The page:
Los Alamos enhances national security by ensuring the safety and reliability of the U.S. nuclear stockpile, developing technologies to reduce threats from weapons of mass destruction, and solving problems related to energy, environment, infrastructure, health, and global security concerns.
LANL news media contact: James E. Rickman, (505) 665-9203, email@example.com
James E. Rickman | EurekAlert!
Six-decade-old space mystery solved with shoebox-sized satellite called a CubeSat
15.12.2017 | National Science Foundation
NSF-funded researchers find that ice sheet is dynamic and has repeatedly grown and shrunk
15.12.2017 | National Science Foundation
DNA molecules that follow specific instructions could offer more precise molecular control of synthetic chemical systems, a discovery that opens the door for engineers to create molecular machines with new and complex behaviors.
Researchers have created chemical amplifiers and a chemical oscillator using a systematic method that has the potential to embed sophisticated circuit...
MPQ scientists achieve long storage times for photonic quantum bits which break the lower bound for direct teleportation in a global quantum network.
Concerning the development of quantum memories for the realization of global quantum networks, scientists of the Quantum Dynamics Division led by Professor...
Researchers have developed a water cloaking concept based on electromagnetic forces that could eliminate an object's wake, greatly reducing its drag while...
Tiny pores at a cell's entryway act as miniature bouncers, letting in some electrically charged atoms--ions--but blocking others. Operating as exquisitely sensitive filters, these "ion channels" play a critical role in biological functions such as muscle contraction and the firing of brain cells.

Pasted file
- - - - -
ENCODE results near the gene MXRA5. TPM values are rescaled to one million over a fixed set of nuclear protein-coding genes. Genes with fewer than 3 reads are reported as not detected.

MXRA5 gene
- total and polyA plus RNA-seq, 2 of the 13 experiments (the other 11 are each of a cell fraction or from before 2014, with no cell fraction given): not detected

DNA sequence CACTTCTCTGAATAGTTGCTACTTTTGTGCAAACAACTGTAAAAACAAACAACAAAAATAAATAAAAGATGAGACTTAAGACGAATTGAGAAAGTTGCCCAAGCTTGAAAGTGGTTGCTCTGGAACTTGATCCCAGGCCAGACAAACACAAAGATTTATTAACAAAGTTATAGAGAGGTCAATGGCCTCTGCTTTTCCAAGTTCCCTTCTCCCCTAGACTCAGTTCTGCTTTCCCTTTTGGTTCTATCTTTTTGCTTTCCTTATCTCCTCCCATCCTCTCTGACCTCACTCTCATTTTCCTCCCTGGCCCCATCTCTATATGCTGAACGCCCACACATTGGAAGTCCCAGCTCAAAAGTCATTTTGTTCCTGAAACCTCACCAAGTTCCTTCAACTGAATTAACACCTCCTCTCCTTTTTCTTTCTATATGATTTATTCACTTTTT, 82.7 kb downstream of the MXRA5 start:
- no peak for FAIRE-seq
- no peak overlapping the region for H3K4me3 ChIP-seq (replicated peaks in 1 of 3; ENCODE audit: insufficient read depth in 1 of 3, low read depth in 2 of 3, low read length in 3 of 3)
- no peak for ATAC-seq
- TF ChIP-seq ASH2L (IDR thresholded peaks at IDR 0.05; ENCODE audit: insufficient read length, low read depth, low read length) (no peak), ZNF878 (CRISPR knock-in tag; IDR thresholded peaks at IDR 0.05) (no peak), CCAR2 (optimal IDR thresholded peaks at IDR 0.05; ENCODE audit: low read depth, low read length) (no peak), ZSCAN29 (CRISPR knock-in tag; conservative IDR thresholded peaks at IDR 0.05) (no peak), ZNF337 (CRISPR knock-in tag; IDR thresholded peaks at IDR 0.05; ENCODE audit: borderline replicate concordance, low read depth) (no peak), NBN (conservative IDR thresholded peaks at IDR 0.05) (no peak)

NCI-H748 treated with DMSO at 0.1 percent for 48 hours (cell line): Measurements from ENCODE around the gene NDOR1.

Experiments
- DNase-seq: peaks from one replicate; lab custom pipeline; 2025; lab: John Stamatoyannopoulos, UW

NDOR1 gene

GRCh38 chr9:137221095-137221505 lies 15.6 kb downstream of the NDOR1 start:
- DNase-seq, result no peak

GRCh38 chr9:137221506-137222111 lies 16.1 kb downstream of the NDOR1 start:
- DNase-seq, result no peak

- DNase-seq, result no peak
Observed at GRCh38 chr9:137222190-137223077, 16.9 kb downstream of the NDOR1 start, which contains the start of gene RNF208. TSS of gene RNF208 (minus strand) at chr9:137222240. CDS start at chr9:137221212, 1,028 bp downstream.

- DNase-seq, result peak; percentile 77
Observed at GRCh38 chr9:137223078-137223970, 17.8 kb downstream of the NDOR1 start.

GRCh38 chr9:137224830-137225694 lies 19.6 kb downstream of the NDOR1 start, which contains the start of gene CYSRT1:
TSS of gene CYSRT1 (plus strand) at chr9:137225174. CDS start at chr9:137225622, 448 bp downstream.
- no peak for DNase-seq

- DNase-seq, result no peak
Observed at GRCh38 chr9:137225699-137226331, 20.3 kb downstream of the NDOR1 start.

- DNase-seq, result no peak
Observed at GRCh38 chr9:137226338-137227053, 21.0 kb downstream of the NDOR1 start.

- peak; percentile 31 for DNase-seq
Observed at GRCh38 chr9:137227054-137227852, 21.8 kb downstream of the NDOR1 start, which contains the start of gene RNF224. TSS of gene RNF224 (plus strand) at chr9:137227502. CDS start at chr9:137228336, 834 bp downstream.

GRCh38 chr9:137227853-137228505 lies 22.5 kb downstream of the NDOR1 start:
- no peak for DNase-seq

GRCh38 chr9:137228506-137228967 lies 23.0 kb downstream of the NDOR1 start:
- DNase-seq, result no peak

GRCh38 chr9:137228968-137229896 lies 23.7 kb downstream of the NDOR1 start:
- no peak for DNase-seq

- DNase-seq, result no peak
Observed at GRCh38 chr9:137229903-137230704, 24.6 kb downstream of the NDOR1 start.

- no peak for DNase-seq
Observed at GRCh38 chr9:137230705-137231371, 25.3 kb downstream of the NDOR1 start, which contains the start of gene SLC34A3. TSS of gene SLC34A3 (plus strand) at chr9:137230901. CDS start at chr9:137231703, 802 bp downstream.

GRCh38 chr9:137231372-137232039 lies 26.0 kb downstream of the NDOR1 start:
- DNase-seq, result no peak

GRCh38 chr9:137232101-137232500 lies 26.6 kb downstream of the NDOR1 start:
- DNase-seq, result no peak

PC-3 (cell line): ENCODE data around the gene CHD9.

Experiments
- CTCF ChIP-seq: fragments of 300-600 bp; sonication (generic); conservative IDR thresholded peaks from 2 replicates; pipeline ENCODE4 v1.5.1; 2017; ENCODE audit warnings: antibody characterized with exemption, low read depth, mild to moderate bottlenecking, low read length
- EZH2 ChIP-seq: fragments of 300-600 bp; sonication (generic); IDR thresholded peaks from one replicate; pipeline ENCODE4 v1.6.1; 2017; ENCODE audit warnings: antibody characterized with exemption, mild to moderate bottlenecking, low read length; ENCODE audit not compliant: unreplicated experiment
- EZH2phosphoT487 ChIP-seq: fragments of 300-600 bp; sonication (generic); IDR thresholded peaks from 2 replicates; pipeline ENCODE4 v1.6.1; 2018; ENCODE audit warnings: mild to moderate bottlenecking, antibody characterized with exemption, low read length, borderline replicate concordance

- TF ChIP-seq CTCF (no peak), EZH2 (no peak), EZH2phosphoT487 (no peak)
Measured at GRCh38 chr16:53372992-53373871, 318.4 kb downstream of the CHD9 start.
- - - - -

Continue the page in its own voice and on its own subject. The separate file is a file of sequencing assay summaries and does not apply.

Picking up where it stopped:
To rapidly transport the right ions through the cell membrane, the tiny channels rely on a complex interplay between the ions and surrounding molecules,...
The miniaturization of the current technology of storage media is hindered by fundamental limits of quantum mechanics. A new approach consists in using so-called spin-crossover molecules as the smallest possible storage unit. Similar to normal hard drives, these special molecules can save information via their magnetic state. A research team from Kiel University has now managed to successfully place a new class of spin-crossover molecules onto a surface and to improve the molecule’s storage capacity. The storage density of conventional hard drives could therefore theoretically be increased by more than one hundred fold. The study has been published in the scientific journal Nano Letters.
Over the past few years, the building blocks of storage media have gotten ever smaller. But further miniaturization of the current technology is hindered by...
11.12.2017 | Event News
08.12.2017 | Event News
07.12.2017 | Event News
15.12.2017 | Power and Electrical Engineering
15.12.2017 | Materials Sciences
15.12.2017 | Life Sciences